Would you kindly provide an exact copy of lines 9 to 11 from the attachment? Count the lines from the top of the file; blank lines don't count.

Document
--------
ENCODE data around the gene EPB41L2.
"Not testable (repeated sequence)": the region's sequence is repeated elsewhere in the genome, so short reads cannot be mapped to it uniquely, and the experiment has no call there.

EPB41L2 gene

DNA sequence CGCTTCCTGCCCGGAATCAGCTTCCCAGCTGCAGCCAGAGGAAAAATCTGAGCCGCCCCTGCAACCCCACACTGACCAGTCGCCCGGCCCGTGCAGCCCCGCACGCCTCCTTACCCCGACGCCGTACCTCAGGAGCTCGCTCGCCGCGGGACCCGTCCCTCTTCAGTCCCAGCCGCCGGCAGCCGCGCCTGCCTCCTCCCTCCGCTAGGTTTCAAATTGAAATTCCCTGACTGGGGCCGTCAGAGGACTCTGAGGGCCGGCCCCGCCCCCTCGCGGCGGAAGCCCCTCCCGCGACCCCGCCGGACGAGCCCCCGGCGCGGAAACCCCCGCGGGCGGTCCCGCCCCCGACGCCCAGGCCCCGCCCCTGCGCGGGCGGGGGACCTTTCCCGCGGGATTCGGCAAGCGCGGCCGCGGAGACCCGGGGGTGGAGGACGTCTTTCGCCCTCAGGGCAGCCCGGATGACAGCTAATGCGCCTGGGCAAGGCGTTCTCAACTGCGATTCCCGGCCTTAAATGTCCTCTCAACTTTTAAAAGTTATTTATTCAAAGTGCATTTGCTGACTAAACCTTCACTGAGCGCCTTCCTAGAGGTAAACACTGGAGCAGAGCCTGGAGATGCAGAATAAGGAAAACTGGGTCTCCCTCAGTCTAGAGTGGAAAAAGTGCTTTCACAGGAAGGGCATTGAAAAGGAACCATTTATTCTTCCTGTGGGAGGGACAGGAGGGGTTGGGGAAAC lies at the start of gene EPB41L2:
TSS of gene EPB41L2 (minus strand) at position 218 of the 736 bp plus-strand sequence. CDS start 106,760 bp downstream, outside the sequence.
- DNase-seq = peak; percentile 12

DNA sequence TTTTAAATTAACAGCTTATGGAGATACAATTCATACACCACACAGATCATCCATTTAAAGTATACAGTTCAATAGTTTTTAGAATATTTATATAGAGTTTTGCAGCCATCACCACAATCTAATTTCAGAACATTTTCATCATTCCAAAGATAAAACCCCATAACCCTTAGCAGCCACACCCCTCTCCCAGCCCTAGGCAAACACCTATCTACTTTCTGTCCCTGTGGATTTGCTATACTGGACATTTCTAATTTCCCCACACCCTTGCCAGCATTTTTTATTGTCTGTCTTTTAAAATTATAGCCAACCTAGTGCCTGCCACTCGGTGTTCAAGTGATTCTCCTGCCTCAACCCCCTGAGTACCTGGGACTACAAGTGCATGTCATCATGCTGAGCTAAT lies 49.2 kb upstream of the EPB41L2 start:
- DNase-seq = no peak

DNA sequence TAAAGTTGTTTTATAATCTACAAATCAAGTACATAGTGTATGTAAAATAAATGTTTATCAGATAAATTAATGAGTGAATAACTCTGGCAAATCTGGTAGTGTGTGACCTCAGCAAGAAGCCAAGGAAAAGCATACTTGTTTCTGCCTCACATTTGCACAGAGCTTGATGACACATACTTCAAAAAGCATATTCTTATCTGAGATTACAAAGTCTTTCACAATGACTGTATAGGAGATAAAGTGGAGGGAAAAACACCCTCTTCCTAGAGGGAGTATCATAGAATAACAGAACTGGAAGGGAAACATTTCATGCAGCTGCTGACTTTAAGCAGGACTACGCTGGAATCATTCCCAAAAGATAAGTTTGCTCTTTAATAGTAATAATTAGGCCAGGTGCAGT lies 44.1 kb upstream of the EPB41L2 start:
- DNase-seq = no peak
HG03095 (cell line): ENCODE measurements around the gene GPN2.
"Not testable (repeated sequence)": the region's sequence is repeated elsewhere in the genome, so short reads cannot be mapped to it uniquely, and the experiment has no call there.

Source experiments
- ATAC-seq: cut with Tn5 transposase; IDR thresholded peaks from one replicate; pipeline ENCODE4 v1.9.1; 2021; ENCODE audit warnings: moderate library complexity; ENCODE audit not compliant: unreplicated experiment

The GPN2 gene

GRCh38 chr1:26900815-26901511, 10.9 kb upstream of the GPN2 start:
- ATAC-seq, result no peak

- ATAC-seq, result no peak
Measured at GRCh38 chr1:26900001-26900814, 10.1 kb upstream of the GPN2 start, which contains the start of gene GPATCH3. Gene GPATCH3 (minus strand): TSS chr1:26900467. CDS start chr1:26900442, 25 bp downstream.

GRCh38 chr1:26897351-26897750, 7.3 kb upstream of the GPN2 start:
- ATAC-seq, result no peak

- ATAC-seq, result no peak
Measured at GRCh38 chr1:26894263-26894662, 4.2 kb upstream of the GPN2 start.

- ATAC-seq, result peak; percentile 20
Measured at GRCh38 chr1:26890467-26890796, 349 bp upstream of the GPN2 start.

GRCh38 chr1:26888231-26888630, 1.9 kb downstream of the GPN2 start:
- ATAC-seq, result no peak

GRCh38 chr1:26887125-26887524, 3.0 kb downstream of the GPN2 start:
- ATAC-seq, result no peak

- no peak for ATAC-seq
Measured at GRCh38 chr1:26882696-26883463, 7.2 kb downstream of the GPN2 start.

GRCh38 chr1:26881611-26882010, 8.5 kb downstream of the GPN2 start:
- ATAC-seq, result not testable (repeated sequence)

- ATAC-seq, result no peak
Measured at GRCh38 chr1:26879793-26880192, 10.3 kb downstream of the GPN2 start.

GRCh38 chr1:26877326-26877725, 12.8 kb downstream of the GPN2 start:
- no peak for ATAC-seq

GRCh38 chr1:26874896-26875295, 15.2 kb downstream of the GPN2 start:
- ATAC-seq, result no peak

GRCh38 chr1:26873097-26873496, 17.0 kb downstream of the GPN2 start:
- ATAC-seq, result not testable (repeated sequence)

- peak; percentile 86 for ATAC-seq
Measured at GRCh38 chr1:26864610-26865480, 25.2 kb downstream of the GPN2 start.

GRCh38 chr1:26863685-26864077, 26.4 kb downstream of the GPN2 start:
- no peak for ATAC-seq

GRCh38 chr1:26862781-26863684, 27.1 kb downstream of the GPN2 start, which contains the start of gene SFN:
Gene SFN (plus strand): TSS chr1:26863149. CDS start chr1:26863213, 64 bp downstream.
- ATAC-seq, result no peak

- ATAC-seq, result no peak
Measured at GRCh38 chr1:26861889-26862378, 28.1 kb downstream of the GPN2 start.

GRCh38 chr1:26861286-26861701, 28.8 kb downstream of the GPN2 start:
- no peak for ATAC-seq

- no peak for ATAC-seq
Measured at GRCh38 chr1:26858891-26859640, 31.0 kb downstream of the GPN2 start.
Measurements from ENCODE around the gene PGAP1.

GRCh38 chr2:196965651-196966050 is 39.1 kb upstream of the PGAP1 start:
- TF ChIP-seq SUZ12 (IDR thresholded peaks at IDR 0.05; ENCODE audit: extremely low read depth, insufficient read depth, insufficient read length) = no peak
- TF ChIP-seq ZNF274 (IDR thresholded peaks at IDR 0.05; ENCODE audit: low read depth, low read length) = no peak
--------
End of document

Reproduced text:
DNA sequence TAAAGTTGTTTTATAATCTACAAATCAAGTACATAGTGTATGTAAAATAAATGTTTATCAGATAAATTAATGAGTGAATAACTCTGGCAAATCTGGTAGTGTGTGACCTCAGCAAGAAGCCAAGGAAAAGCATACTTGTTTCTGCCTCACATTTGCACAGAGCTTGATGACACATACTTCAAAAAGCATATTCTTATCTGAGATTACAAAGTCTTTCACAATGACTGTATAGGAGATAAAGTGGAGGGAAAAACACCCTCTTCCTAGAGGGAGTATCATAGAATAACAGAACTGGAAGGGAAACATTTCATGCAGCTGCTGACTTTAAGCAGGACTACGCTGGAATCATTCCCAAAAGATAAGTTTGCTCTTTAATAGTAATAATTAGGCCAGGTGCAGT lies 44.1 kb upstream of the EPB41L2 start:
- DNase-seq = no peak
HG03095 (cell line): ENCODE measurements around the gene GPN2.